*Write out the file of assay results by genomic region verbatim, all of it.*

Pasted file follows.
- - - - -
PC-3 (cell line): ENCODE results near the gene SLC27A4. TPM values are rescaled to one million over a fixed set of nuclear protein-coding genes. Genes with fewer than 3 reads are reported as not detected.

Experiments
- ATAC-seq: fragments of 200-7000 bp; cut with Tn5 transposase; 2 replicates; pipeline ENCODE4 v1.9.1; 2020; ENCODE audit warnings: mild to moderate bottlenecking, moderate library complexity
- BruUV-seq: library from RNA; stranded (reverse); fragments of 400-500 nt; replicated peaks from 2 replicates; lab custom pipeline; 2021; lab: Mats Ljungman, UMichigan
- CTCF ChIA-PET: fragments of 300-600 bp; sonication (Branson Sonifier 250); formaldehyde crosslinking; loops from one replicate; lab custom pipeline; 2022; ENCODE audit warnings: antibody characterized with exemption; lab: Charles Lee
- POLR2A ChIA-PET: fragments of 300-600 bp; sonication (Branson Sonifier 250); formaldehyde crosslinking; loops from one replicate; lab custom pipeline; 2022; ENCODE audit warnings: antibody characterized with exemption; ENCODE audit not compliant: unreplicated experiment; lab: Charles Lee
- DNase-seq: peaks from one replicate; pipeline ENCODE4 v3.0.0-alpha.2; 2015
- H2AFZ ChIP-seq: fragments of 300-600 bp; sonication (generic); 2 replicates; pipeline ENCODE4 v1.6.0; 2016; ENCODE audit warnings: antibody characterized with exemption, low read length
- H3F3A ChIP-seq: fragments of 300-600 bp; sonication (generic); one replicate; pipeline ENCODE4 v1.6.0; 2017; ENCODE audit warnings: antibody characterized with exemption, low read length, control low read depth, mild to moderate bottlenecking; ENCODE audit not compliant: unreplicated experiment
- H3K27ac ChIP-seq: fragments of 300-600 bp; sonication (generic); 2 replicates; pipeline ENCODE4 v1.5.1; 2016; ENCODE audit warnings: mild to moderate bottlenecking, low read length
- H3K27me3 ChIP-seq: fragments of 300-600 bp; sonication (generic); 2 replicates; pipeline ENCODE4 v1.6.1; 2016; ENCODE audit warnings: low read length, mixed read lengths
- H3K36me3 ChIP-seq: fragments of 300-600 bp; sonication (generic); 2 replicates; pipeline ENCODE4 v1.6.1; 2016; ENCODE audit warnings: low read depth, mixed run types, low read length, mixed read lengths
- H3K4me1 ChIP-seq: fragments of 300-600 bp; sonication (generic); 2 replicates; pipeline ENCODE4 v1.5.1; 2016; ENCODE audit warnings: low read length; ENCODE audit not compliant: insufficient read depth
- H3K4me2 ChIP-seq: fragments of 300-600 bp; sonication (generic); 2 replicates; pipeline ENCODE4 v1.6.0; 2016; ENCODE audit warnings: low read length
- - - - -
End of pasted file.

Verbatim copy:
PC-3 (cell line): ENCODE results near the gene SLC27A4. TPM values are rescaled to one million over a fixed set of nuclear protein-coding genes. Genes with fewer than 3 reads are reported as not detected.

Experiments
- ATAC-seq: fragments of 200-7000 bp; cut with Tn5 transposase; 2 replicates; pipeline ENCODE4 v1.9.1; 2020; ENCODE audit warnings: mild to moderate bottlenecking, moderate library complexity
- BruUV-seq: library from RNA; stranded (reverse); fragments of 400-500 nt; replicated peaks from 2 replicates; lab custom pipeline; 2021; lab: Mats Ljungman, UMichigan
- CTCF ChIA-PET: fragments of 300-600 bp; sonication (Branson Sonifier 250); formaldehyde crosslinking; loops from one replicate; lab custom pipeline; 2022; ENCODE audit warnings: antibody characterized with exemption; lab: Charles Lee
- POLR2A ChIA-PET: fragments of 300-600 bp; sonication (Branson Sonifier 250); formaldehyde crosslinking; loops from one replicate; lab custom pipeline; 2022; ENCODE audit warnings: antibody characterized with exemption; ENCODE audit not compliant: unreplicated experiment; lab: Charles Lee
- DNase-seq: peaks from one replicate; pipeline ENCODE4 v3.0.0-alpha.2; 2015
- H2AFZ ChIP-seq: fragments of 300-600 bp; sonication (generic); 2 replicates; pipeline ENCODE4 v1.6.0; 2016; ENCODE audit warnings: antibody characterized with exemption, low read length
- H3F3A ChIP-seq: fragments of 300-600 bp; sonication (generic); one replicate; pipeline ENCODE4 v1.6.0; 2017; ENCODE audit warnings: antibody characterized with exemption, low read length, control low read depth, mild to moderate bottlenecking; ENCODE audit not compliant: unreplicated experiment
- H3K27ac ChIP-seq: fragments of 300-600 bp; sonication (generic); 2 replicates; pipeline ENCODE4 v1.5.1; 2016; ENCODE audit warnings: mild to moderate bottlenecking, low read length
- H3K27me3 ChIP-seq: fragments of 300-600 bp; sonication (generic); 2 replicates; pipeline ENCODE4 v1.6.1; 2016; ENCODE audit warnings: low read length, mixed read lengths
- H3K36me3 ChIP-seq: fragments of 300-600 bp; sonication (generic); 2 replicates; pipeline ENCODE4 v1.6.1; 2016; ENCODE audit warnings: low read depth, mixed run types, low read length, mixed read lengths
- H3K4me1 ChIP-seq: fragments of 300-600 bp; sonication (generic); 2 replicates; pipeline ENCODE4 v1.5.1; 2016; ENCODE audit warnings: low read length; ENCODE audit not compliant: insufficient read depth
- H3K4me2 ChIP-seq: fragments of 300-600 bp; sonication (generic); 2 replicates; pipeline ENCODE4 v1.6.0; 2016; ENCODE audit warnings: low read length